Posted in Web Development on September 22, 2017
In this short guide, we walk through the process of adding full icon support to your website. This includes icon and favicon support across all browsers and devices. Enable icon support for your favorite web browser, and when bookmarking/adding your site to the homescreen on your phone or tablet.
For starters, we will cover the various types of icons out there in the wild. This list is exhaustive and will support all major browsers and device types.
The favicon is a small icon that is recognized by your PC's web browser and other websites. This small icon is displayed in the title bar, bookmarks, and even when saving your site to your social profiles. This icon is the most widely used website bookmarking icon.
Of all the icons we will be creating, this one is the smallest in dimensions. The W3C organization declares the image standards for a favicon on their website:
"However, the format for the image you have chosen must be 16x16 pixels or 32x32 pixels, using either 8-bit or 24-bit color. The format of the image must be one of PNG (a W3C standard), GIF, or ICO."
To get our icon displaying on Apple devices using Safari for iOS, we need to create some specific images and code. These images are then recognized by devices like iPhones and iPads. These images are populated when saving a website to the Homescreen as a Web Clip, or when bookmarking a website.
Between the mobile and tablet screen sizes, and high-resolution Retina displays, there is a range of images we can create. Apple keeps an up-to-date definition of these image dimensions:
We can ignore the 'App Store' icon since we are adding these icons to our website. The remaining 4 sizes drive icon to display on the various iPhone and iPad screen resolutions
Apple defines the usage guidelines for these images. Simply put, if defined, Apple devices look for the appropriately sized icon for the device. If it is undefined, the device will default to the next largest size available.
This means at a minimum we need to define the 120 x 120px Apple Touch Icon. Though, since you have to create one icon, why not create them all?
Google's documentation outlines the very simple process to support Android devices. This icon will show in places like the browser tab, recent app switch, the new or recently visited tab page and more.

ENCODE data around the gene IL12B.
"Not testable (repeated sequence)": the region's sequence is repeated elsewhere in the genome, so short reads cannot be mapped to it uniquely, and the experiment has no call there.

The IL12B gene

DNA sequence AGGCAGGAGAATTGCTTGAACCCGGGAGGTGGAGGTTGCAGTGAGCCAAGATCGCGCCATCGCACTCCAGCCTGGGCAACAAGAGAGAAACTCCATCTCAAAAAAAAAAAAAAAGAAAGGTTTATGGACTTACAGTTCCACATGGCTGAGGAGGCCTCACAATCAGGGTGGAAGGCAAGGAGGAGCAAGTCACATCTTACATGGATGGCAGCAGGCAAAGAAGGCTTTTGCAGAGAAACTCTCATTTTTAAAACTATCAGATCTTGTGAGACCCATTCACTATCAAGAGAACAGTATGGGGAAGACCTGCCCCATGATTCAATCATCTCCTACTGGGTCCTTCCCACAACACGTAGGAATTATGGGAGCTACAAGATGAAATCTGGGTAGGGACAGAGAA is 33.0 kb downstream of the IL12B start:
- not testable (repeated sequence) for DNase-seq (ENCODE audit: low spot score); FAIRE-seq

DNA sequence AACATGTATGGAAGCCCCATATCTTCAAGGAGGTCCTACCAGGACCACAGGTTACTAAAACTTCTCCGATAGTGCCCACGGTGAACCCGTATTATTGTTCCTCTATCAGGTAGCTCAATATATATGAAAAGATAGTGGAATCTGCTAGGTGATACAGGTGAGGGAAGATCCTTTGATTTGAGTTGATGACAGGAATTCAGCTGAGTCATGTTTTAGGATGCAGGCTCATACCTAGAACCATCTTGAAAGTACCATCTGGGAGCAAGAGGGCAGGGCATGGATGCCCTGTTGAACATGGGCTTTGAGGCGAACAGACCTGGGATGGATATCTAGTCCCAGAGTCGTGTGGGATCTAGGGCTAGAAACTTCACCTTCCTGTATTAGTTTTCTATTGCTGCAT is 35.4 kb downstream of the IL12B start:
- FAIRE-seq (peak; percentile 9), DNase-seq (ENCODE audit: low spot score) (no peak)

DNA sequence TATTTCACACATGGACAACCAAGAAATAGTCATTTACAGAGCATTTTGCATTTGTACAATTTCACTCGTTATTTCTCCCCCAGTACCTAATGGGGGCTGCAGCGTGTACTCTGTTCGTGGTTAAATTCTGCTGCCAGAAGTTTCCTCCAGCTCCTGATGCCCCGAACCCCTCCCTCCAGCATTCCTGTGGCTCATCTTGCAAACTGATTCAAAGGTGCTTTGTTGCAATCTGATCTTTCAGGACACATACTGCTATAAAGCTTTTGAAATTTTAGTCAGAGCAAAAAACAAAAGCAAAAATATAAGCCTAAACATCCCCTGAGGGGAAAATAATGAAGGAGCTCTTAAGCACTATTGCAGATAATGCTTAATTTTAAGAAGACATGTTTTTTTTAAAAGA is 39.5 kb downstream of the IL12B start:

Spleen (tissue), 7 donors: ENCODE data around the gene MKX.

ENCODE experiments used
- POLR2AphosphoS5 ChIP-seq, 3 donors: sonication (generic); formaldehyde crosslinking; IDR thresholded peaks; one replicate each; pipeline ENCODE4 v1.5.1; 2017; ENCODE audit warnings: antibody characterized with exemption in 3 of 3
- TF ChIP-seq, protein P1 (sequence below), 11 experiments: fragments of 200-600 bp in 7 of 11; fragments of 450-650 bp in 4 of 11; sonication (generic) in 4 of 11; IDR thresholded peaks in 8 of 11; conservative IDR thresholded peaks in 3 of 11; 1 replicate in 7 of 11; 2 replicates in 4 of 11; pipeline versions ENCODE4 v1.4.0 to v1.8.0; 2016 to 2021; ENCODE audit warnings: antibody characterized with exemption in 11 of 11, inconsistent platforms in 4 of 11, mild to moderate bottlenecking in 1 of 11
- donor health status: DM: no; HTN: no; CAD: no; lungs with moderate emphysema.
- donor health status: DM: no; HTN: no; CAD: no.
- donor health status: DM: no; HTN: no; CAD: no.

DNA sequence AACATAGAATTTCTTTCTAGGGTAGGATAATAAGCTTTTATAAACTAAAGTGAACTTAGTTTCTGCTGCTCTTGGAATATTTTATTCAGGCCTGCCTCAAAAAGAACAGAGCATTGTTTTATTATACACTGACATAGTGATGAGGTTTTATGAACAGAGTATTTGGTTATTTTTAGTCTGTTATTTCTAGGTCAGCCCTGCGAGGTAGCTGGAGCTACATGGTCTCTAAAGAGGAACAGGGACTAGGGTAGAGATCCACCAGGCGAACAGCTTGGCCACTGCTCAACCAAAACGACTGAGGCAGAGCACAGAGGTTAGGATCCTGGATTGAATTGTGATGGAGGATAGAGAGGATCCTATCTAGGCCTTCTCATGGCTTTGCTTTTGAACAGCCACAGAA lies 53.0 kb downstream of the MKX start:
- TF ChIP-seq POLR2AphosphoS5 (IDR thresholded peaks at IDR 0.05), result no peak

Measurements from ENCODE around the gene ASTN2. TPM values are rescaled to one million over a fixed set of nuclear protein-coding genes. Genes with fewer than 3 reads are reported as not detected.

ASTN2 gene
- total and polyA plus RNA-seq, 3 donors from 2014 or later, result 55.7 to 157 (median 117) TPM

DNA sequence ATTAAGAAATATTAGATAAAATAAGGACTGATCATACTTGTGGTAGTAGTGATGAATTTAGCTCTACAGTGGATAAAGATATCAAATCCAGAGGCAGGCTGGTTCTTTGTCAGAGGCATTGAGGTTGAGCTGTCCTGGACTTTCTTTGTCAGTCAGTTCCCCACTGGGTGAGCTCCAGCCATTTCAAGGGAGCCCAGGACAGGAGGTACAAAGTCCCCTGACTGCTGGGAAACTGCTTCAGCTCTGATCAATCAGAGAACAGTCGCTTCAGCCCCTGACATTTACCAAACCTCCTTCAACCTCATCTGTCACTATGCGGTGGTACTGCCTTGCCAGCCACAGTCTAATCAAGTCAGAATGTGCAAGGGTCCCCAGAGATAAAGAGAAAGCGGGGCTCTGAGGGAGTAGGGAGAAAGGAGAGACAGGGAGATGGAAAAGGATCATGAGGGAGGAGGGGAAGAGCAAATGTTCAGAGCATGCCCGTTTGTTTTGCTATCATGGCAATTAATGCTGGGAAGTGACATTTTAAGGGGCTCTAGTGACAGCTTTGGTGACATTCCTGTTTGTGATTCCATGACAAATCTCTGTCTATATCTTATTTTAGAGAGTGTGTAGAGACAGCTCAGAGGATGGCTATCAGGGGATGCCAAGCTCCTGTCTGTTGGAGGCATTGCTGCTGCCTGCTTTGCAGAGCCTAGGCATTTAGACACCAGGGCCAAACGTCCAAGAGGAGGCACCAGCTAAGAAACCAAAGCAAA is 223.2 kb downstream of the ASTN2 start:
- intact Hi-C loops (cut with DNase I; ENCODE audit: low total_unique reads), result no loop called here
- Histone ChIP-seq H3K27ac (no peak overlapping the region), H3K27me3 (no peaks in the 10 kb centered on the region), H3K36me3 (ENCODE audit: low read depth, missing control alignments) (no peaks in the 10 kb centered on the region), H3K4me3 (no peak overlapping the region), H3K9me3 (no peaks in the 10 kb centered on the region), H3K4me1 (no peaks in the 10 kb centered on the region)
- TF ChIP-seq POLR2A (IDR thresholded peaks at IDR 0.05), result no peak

In this case, you'll only need one icon to get the job done. A 192 x 192px high res icon will handle all devices.
For Windows 10 and Microsoft's Edge browser, we can create another icon that will show on tiles that are pinned to the Windows Start screen. Per Microsoft's documentation, we can declare the largest size which is a 310 x 310px square.
To create a consistent brand identity, I suggest making all the icons the same design. Start by considering the favicon first since it is the smallest icon. If you're able to make the favicon recognizable, then any larger icons will be easy for the user to comprehend.
For Netmospherics, I've chosen to take the 'N' from the header and reverse it to black on white using the same font. The result is a highly legible favicon that looks good across all the sizes.
To create the image, whip open your favorite image editor and start with a square canvas. Starting with a 310 x 310px document gives you room to work. Once you have this created, go through the various size chart below. You'll want to downsize through each step and save each image as a 24 bit PNG using the specified names.
Here are all the Netmospherics icons as an example:
Once you've created the images, you'll need to upload them all to the root directory of your website. Once uploaded, check that you can access them via: http://yoursite.com/favicon.png and similar.
Then, add the following code to the <head> section of your website.
In WordPress, this means you'll open the header.php file for your theme and paste the data between the <head> declaration:
<link rel="icon" type="image/png" href="/favicon.png"> <link rel="apple-touch-icon" href="/touch-icon-iphone.png"> <link rel="apple-touch-icon" sizes="152x152" href="/touch-icon-ipad.png"> <link rel="apple-touch-icon" sizes="167x167" href="/touch-icon-ipad-retina.png"> <link rel="apple-touch-icon" sizes="180x180" href="/touch-icon-iphone-retina.png"> <link rel="icon" sizes="192x192" href="/android-icon.png"> <meta name="msapplication-square310x310logo" content="/microsoft-icon.png">
The last step is to confirm that the icon is working across the various device types.
Here is an example of adding Netmospherics to the Homescreen of my iPhone: